Mind block: temp object destruction


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Thread: Mind block: temp object destruction

  1. #1
    Join Date
    Oct 2007
    Posts
    369

    Mind block: temp object destruction

    I've got a case where I want a class to be used only as a temporary object which completes the action at destruction. (For "complete" think "transmits itself").

    So, when is a temporary object destroyed?
    Code:
    {
        TempClass() << "Stuff"; // here?
        ...
    } // here?

  2. #2
    Join Date
    Dec 2003
    Posts
    3,366
    I don't know for sure, but you can find out by putting prints (with flushes of course!) into your class destructor and again a various places after the temporary was created to nail it down. I also do not know if the compiler and optimizations can change this much or it it is set in stone --- hopefully the compiler has some leeway as its clearly faster to destroy once and create once if such code were called in a loop, hanging onto the temporary inside the loop to reuse for example, while other times it may be better to destory immediately. It may also vary a little by calling conventions, not sure. Or the standard may have a set way to do it that I am unaware of.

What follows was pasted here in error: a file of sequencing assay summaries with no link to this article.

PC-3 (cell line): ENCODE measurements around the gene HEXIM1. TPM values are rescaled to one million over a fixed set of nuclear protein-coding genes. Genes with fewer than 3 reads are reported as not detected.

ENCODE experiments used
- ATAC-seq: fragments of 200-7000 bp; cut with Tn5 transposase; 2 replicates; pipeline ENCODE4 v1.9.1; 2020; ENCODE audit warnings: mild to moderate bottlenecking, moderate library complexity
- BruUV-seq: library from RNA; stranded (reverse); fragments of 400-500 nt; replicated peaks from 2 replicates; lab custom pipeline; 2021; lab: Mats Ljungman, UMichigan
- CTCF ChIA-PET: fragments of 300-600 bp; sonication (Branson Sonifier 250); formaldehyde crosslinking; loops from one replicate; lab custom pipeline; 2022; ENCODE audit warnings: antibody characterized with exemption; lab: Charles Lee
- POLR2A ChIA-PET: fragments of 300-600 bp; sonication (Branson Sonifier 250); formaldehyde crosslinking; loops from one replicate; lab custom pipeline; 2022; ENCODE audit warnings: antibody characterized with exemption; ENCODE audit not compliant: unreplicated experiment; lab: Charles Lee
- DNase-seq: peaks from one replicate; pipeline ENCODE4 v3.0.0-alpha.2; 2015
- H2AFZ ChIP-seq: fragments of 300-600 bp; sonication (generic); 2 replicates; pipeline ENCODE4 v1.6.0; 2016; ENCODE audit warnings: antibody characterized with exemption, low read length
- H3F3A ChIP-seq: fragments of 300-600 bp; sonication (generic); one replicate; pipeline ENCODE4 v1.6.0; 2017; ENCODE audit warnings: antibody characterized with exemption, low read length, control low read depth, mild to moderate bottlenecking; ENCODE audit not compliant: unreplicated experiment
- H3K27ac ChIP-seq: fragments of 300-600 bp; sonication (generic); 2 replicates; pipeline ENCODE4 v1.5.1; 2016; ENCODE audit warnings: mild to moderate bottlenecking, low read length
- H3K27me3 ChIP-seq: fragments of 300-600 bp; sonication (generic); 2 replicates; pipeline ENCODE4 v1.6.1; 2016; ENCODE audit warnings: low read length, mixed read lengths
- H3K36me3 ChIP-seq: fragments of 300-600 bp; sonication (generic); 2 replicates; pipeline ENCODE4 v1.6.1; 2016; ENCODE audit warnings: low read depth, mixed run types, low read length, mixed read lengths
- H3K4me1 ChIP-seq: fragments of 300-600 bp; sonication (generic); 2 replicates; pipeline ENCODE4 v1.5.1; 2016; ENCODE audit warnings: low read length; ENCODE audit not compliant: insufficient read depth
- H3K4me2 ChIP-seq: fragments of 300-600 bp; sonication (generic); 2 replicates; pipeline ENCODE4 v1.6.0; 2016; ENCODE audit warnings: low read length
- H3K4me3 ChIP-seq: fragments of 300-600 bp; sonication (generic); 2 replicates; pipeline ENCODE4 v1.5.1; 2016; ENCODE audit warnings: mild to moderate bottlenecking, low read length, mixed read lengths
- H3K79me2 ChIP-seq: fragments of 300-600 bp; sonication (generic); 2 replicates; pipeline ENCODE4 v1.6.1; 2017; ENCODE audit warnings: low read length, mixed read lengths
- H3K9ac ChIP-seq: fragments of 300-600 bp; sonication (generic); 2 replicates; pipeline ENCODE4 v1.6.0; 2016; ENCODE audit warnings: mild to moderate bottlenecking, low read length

I would not do this. Poke it into the temporary, call a class function (even if you make the temporary a functor), and let the destructor be normal (processing data in the destructor is not really normal). You pay for an extra function call, but given that you are willing to use a temporary and suffer a full object creation + destruction, thats peanuts.

  3. #3
    Join Date
    Nov 2003
    Posts
    4,118
    Code:
    {
        TempClass() << "Stuff"; // here!
        ...
    }
    The general rule is this: unless the temp is bound to a reference, which isn't the case here, it's destroyed immediately upon reaching the ; that terminates its declaration. If it were destroyed upon exiting the block, i.e., at }, it would be a normal object, not a temp.
    Danny Kalev

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